Nola’s new bathroom

It’s rare that we’re surprised by the power of connection in the PatientsLikeMe community—we see members connect everyday and transform their lives through the exchange of information. This story extends beyond shared knowledge, though; it displays the powerful bonds of internet friends who offered truly life-changing support from opposite coasts. Below, listen to them tell their amazing story to our community moderators Sarah and Jeanette. Click to learn how Gary helped Nola regain her independence, her ability to clean herself, and most importantly, her dignity.

Nola (6.02x10e23) lives with progressive MS in California. In the past ten years, she’s gone from walking to slightly limping, to using a cane and then a walker. Now, she’s in a wheelchair and cannot use her right arm.

“I had to keep adjusting slowly how I did any little thing. How could I write a check? How could I make something to eat? Or get something to drink? Or just get to the bathroom and back? It’s constant change and you have to accept the change and learn how to adapt and try to still be able to get things done that you want done. You’re going to have do it in some very different ways that might be uncomfortable or absolutely undignified. But you have to do what you have to do.”

As her MS progressed, Nola discovered that the 6-inch lip at the bottom of her shower was an impossible barrier. She could get one leg up over it, but she could no longer pull the other leg in, which prevented her from being able to get into the shower to fully bathe herself.

She hired a contractor to build her a handicap-accessible bathroom, and paid half of the money up front:

“He started the project, but he got ill. He lost his regular job and eventually lost his home. I had paid him ahead of time half of the amount, but then when all of these terrible things happened to him, I went ahead and paid him for the rest of the job, even though he had hardly started. He really needed the money. He’d come every once in a while and do a little work. As he got more ill, it just became impossible for him.

It ended up that I still didn’t have a bathroom and I had lost quite a bit of money. I did not have the money to hire somebody else to do this. I wanted to be able to stay in my home, but it was getting to the point where I couldn’t even take care of personal hygiene.”

Nola went 6 years without a shower, until:

“Members of PatientsLikeMe that are in this one particular group with me, we’ve all become close friends over about maybe the past 5 or 6 years. We’ve always relied on each other for moral support. It was my place to complain a little bit. Everyone knew the story and they’d all been rooting for me and hoping that I could get this bathroom done. It had been over a period of 2 years of waiting and waiting.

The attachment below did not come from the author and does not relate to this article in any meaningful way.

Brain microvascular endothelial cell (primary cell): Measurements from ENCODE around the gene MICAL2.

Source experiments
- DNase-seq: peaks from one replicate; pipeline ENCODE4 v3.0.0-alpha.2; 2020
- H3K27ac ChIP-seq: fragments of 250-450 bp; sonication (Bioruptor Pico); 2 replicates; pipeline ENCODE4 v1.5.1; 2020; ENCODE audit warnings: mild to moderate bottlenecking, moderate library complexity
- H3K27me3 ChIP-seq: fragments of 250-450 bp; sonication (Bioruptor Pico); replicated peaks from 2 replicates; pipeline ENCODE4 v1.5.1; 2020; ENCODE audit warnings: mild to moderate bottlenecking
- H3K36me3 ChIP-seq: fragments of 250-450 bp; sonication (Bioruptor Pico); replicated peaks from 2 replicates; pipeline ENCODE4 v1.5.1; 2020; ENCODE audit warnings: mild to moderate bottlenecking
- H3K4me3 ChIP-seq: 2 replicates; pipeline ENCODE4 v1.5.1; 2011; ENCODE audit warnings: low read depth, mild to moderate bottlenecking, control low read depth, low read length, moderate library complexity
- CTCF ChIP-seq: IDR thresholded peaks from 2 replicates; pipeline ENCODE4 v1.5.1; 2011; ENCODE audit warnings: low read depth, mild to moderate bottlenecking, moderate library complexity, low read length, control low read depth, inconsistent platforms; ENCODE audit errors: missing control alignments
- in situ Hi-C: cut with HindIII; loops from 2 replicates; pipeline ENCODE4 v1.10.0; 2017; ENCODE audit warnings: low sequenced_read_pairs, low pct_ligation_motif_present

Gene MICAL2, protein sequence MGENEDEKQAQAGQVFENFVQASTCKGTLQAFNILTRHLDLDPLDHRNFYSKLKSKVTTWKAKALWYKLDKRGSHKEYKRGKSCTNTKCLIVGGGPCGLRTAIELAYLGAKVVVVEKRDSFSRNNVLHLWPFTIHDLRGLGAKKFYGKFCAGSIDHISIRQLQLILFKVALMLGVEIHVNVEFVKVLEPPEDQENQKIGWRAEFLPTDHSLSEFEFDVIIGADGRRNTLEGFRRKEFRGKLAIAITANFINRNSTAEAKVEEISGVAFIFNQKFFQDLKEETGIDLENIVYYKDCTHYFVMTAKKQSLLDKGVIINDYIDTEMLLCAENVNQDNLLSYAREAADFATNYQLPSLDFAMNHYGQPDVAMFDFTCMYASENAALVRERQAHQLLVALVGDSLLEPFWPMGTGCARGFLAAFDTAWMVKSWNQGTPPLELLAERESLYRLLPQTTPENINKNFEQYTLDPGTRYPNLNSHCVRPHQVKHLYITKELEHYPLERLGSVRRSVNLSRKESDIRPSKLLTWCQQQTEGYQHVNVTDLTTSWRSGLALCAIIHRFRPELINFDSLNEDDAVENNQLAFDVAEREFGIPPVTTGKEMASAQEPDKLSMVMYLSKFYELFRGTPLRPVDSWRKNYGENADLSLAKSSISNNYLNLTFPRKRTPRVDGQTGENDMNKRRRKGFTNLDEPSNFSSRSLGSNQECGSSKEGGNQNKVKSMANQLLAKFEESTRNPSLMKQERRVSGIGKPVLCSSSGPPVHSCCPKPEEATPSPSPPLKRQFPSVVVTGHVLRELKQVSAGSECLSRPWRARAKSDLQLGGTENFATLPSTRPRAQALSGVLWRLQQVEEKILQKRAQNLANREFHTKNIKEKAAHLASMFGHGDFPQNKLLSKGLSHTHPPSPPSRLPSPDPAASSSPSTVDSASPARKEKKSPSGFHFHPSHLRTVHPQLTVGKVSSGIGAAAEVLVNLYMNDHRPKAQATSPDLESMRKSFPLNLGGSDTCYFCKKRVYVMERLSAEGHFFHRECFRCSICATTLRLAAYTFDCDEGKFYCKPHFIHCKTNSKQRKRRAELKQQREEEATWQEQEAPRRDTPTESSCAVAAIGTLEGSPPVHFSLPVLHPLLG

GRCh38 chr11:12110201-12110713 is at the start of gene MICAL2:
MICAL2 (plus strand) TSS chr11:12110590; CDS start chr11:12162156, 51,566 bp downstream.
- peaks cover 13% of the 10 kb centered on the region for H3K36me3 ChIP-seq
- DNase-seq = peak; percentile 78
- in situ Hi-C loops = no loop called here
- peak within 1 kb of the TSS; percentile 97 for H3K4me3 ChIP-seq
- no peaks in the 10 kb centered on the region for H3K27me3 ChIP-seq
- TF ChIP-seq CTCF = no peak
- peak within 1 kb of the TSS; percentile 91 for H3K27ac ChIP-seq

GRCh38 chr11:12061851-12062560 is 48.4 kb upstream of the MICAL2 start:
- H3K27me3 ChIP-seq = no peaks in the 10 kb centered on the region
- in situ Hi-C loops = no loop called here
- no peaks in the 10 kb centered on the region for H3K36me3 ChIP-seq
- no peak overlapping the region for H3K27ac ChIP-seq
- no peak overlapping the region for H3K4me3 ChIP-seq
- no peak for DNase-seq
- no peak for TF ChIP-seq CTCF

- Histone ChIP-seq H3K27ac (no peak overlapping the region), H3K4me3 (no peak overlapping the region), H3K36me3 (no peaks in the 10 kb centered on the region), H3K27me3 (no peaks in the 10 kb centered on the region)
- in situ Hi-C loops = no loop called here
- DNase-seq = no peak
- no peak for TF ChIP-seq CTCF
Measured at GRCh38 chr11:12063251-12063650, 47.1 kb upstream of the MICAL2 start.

Gary, here, who works at a Home Deport, 3,000 miles away, on the other side of the country, got this idea. Home Depot sometimes does these charity projects. He suggested that I find out if they might help me.

Gary (1955chevy) did indeed help Nola from his home in North Carolina. Check out the photos on Pinterest below!

We told Nola we’d share some tips and tricks she learned from her PatientsLikeMe community for others to learn from. With a number of different products and limited resources, it’s hard to know what to invest in. Visit this thread to see some of the suggestions Nola has for you and to add your own.

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23 thoughts on “Nola’s new bathroom”

  1. Omg!! I signed on to PLM exactly because I’m at wits end as to what to do about my bathroom. I’m in the same position as Nola. I’ve been in a wheelchair for 10 yrs but have progressed over the past 2 yrs where I too can’t clear the 6″ shower curb. Using the toilet prompts terrible anxiety attacks! Like Nola and others with MS, I also have money problems and hesitate to do this to do reconstruction. I’m so sorry she had to go through the nightmare she did. Her patients and generosity are overwhelming. So glad PLM and Gary and Home Depot were able to help. The new bathroom is beautiful. Kudos to you all and best off luck Nola!!!

  2. This was wonderful, spectacular. I’m so proud to have been a small part of this coming together and remain thankful and overjoyed to call these people my friends.

  3. How wonderful that this story had a happy ending, even if a deferred one! I can sympathize totally with Nola. My Parkinson’s Plus has made so many elements of ordinary life into extraordinary challenges. As I type at the lap top, banging and sawing downstairs promises great things in the immediate future: a handicapped-accessible bathroom that will serve me when I can no long handle our house’s stairs. That will be soon, it appears. God bless us both, Nora, and all who face challenges and find ways around them!